Here we see Kelly Thompson’s first modern touches to Nancy Drew: the issue of race in media coverage of missing persons. It’s handled in a simple yet impactful piece of dialogue. Nancy’s world expands out slightly in the opening pages as well. She was (and still is) a take-charge kind of gal (much to her friends’ chagrin), but broken when confronted with one moment that has no mystery (the death of her mother in an accident), she’s lost. The script is still trying to find its footing after what was an underwhelming debut, but Thompson is starting to find her voice of Nancy Drew without making her to cliched or cloying. Jenn St-Onge is still a star on art. She brought new life to the “Giant Days Holiday Special” 2017, drawing her characters vibrantly but with respect to their origins. George Fayne is still the sporty short-haired tomboy I remember from the books, just now with an edgy undercut. Bess Martin is the slightly plump but feminine best friend who takes a little influence from Valiant’s Faith Herbert. Panels are still full of action, and when combined with Ariana Maher’s lettering, move with a free, contemporary style. Triona Farrell brings over her color style from “Runaways,” and it transfers beautifully to this series: contemporary, with appropriate shading to denote depth but not too much of it. The only thing I could have done without (and this is a purely personal matter)? The scenes in the Bayport Public Library. As a librarian myself, and on behalf of all my librarian friends and family who work to break down the stereotypes that our profession is still saddled with in 2018: was that entire interlude with every stereotypical librarian trait in play really necessary?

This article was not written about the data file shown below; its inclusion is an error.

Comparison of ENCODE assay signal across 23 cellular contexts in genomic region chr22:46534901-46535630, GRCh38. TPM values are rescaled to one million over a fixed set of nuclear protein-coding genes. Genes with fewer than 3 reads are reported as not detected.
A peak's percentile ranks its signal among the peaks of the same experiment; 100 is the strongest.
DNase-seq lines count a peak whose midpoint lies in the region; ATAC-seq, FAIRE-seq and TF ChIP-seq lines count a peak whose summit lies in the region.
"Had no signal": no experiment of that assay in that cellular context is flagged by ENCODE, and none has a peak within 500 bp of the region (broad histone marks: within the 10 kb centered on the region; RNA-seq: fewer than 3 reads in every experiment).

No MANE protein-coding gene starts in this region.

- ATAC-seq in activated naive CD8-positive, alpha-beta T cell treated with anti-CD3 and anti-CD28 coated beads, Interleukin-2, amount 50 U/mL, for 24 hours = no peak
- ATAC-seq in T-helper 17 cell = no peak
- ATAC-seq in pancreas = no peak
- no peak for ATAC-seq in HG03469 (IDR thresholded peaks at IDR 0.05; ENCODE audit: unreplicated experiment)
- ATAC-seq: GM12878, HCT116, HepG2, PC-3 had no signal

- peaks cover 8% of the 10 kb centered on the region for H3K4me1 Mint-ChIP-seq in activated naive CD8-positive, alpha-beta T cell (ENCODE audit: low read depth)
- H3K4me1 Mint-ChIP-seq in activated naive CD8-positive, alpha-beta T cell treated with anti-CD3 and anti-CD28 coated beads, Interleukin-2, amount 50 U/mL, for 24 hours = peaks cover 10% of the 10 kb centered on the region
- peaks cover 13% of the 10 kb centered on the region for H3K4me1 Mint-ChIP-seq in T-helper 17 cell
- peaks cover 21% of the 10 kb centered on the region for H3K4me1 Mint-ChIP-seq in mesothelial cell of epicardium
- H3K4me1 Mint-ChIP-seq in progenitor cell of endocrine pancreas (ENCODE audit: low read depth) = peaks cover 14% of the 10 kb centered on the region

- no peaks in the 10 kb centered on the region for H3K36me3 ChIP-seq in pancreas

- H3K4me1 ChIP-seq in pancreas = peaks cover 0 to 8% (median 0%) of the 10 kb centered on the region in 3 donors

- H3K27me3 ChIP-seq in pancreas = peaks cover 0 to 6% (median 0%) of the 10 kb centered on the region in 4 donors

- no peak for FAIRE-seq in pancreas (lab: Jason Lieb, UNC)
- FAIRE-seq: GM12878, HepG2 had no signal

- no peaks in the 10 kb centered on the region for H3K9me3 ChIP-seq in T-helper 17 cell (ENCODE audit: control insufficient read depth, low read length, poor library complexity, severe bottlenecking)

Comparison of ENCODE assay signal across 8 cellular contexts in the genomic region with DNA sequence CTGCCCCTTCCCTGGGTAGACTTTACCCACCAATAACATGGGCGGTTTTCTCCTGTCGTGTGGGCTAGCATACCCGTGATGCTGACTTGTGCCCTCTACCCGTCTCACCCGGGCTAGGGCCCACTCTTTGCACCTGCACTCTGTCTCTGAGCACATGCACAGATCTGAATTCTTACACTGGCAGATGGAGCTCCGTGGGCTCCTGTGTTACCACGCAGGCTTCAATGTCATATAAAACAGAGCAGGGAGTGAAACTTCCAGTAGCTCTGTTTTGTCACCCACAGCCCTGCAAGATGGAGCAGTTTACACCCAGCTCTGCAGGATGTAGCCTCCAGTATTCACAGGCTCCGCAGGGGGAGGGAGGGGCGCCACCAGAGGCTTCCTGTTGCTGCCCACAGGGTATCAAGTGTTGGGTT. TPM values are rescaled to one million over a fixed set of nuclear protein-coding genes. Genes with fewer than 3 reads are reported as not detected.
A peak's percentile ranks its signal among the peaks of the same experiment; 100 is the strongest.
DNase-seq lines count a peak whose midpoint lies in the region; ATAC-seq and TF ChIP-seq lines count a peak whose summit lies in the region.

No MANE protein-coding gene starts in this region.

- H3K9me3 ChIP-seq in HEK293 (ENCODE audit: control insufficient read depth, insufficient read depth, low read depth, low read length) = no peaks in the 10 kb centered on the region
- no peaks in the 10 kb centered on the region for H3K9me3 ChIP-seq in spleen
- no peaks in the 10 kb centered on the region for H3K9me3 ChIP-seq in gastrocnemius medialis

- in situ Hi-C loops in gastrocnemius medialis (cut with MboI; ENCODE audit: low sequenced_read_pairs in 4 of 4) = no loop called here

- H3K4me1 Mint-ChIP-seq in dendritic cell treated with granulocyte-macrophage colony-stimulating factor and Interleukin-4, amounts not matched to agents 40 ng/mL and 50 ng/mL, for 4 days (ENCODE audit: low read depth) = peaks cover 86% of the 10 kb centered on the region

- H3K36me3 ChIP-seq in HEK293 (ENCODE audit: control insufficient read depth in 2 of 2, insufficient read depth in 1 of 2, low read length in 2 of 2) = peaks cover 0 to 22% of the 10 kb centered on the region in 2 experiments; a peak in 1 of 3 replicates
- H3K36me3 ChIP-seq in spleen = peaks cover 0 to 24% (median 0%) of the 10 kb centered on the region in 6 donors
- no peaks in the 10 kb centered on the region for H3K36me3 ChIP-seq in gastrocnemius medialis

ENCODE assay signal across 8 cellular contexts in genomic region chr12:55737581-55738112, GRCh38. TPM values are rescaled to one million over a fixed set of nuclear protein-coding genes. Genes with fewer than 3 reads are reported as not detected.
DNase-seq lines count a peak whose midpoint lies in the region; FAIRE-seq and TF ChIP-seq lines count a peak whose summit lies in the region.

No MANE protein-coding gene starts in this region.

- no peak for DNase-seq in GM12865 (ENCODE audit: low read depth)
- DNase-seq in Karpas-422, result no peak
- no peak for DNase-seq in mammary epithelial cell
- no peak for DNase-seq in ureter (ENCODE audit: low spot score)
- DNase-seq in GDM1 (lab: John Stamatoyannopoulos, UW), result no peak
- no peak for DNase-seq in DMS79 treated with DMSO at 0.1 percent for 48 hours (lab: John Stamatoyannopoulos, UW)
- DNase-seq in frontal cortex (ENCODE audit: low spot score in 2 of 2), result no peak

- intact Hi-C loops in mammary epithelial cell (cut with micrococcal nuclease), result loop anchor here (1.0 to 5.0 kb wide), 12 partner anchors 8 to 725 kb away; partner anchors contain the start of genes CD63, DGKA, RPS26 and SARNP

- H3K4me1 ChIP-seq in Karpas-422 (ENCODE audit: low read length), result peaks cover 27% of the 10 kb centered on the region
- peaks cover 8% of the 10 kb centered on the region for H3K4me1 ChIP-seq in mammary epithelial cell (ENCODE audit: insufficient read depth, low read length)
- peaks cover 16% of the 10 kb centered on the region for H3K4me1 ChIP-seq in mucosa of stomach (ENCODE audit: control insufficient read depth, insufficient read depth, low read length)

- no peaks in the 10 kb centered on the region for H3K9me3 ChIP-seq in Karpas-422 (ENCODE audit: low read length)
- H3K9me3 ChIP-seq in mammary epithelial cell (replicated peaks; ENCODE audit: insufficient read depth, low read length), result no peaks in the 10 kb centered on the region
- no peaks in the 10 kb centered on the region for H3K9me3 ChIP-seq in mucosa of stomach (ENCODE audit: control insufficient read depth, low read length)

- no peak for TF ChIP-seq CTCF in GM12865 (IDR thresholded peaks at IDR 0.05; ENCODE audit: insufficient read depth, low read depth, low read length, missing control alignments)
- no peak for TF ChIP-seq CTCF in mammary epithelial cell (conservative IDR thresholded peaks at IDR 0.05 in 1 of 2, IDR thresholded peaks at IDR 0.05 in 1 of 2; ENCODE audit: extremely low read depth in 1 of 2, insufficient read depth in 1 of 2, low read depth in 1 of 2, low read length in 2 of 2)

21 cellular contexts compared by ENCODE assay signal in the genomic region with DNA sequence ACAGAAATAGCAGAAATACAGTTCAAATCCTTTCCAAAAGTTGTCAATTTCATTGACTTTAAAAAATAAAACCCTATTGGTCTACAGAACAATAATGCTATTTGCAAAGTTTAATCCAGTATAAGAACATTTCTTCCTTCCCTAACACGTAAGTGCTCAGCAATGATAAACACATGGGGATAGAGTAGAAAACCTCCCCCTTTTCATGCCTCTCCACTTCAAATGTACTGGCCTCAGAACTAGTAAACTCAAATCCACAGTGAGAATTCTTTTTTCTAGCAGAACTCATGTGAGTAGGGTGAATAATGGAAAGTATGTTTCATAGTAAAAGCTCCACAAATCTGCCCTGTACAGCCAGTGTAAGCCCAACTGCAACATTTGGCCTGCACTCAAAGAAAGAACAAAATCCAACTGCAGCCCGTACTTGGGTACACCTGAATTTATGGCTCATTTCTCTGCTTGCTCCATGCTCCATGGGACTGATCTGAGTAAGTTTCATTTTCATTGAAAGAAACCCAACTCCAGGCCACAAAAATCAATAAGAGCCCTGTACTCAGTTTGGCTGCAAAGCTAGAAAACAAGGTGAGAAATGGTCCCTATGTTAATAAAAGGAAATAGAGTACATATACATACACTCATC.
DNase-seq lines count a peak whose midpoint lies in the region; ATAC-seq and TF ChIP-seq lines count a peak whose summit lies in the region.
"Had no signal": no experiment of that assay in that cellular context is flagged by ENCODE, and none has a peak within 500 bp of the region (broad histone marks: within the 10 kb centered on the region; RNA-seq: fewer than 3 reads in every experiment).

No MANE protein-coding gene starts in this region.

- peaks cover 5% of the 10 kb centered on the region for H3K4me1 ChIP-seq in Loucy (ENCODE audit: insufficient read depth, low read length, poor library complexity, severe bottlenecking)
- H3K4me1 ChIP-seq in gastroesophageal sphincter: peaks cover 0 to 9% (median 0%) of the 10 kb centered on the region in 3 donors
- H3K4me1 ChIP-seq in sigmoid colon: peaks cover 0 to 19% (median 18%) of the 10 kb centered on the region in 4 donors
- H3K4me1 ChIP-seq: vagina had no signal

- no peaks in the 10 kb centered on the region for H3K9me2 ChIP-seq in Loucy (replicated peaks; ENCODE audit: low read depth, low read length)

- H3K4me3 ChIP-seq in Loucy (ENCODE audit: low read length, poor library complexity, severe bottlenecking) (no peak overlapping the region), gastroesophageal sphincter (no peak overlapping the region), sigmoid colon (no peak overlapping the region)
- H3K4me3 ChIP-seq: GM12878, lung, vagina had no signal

The mystery of who wants Nancy Drew back in Bayport has ended, but a second one is just beginning. The third will be to see if readers can stay hooked on this series, and I’m starting to see glimmers of greatness from the creative team.